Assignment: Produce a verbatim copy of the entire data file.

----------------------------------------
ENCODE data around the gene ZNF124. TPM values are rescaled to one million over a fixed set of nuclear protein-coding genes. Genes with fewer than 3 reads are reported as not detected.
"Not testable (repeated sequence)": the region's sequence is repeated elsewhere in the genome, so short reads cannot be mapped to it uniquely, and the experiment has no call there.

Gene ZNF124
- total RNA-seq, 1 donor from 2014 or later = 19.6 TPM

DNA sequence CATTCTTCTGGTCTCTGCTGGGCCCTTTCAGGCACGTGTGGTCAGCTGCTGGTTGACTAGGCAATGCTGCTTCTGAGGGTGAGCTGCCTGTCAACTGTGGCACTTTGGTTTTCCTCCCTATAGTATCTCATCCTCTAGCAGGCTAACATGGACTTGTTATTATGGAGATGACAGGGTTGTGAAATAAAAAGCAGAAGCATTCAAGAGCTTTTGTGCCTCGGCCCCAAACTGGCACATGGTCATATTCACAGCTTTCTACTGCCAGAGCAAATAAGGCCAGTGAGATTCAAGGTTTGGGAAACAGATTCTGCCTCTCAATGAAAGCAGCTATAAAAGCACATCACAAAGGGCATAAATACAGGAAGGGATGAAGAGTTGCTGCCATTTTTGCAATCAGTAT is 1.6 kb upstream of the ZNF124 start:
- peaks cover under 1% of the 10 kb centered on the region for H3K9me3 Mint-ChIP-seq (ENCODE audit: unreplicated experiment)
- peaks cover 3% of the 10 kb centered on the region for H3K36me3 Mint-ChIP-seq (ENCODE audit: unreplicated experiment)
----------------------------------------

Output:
ENCODE data around the gene ZNF124. TPM values are rescaled to one million over a fixed set of nuclear protein-coding genes. Genes with fewer than 3 reads are reported as not detected.
"Not testable (repeated sequence)": the region's sequence is repeated elsewhere in the genome, so short reads cannot be mapped to it uniquely, and the experiment has no call there.

Gene ZNF124
- total RNA-seq, 1 donor from 2014 or later = 19.6 TPM

DNA sequence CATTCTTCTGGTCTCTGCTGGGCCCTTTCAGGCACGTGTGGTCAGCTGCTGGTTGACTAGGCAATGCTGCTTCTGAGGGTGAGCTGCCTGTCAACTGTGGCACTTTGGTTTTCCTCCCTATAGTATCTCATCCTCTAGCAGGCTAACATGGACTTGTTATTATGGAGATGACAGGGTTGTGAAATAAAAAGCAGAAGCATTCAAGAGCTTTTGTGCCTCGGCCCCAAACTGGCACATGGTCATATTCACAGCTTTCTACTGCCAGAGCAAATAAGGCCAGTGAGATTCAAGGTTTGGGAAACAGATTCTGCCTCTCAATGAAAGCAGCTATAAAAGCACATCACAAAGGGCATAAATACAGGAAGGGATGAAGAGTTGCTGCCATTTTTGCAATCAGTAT is 1.6 kb upstream of the ZNF124 start:
- peaks cover under 1% of the 10 kb centered on the region for H3K9me3 Mint-ChIP-seq (ENCODE audit: unreplicated experiment)
- peaks cover 3% of the 10 kb centered on the region for H3K36me3 Mint-ChIP-seq (ENCODE audit: unreplicated experiment)